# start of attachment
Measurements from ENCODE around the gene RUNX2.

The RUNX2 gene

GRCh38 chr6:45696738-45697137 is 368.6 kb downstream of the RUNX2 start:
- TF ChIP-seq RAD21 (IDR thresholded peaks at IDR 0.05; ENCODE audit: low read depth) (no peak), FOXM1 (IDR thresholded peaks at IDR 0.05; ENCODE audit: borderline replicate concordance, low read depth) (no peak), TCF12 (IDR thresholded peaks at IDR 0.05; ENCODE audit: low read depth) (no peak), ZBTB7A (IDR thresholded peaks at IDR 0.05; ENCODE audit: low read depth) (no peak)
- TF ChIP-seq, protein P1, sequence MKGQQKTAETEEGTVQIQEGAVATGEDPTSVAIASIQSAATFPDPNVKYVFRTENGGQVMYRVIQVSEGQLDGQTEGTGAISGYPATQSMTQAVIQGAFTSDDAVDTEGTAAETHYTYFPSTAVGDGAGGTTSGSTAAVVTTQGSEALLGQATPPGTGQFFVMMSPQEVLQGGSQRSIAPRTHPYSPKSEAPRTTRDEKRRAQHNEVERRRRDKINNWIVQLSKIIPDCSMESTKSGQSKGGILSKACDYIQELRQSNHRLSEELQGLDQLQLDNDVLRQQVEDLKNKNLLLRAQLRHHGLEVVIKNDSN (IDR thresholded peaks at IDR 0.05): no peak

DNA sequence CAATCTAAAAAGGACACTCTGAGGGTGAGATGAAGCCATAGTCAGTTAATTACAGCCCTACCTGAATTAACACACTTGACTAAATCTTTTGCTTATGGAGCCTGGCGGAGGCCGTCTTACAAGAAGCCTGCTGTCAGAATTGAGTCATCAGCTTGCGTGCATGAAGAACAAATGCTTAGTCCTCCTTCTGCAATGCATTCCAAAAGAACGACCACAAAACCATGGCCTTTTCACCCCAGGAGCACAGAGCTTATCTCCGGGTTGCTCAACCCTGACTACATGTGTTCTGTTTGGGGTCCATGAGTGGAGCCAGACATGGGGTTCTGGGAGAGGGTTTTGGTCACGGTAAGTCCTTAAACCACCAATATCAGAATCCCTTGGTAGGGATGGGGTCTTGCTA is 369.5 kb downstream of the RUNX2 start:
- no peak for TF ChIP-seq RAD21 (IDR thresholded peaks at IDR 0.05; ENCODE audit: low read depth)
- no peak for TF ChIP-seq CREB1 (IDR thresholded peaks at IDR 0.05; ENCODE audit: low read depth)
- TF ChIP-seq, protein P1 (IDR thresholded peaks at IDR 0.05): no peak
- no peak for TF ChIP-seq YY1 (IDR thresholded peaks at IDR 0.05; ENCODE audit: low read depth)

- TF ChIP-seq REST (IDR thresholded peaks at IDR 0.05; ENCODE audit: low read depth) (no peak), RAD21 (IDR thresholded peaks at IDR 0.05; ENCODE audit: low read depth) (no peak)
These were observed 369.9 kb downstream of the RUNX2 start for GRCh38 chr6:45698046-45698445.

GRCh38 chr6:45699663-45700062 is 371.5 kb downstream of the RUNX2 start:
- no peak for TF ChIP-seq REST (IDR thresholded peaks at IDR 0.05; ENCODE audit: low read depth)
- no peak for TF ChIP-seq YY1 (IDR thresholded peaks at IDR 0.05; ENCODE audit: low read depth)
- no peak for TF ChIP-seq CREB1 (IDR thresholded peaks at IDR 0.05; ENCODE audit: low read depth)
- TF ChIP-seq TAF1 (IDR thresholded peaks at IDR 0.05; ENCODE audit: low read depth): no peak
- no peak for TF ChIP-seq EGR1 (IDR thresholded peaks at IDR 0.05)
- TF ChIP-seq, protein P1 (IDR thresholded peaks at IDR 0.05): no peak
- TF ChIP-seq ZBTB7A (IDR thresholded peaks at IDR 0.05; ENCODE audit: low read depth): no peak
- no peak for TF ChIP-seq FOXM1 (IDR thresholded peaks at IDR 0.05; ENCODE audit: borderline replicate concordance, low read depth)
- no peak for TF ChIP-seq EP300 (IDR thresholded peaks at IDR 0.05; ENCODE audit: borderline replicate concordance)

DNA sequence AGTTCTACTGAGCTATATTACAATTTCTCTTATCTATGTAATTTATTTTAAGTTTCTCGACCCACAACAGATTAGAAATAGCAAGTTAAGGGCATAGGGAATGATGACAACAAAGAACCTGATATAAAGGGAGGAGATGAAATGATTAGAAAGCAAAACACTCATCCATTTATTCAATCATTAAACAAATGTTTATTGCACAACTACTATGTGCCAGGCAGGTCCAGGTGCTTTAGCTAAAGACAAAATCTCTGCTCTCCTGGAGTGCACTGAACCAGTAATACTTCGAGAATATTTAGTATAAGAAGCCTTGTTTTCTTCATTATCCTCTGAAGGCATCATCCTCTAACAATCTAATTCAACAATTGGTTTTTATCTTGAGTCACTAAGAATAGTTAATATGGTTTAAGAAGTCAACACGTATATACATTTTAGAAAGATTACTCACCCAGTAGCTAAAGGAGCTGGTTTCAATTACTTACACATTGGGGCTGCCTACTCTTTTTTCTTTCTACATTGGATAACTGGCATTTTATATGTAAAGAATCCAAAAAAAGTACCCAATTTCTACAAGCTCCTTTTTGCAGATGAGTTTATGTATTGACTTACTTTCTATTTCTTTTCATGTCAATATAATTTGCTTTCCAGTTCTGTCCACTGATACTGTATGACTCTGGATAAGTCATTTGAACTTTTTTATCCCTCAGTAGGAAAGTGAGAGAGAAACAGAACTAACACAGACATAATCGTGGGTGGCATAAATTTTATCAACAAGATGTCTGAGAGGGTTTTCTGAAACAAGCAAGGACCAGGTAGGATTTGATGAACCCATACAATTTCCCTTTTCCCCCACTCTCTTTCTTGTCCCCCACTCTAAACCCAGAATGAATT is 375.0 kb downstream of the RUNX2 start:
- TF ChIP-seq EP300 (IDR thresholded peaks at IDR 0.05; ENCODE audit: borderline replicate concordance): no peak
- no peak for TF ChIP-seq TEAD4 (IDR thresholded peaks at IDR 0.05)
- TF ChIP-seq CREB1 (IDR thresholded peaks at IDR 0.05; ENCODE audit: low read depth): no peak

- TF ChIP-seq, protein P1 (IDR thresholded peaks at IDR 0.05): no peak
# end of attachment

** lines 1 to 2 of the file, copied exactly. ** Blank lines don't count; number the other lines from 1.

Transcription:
Measurements from ENCODE around the gene RUNX2.

The RUNX2 gene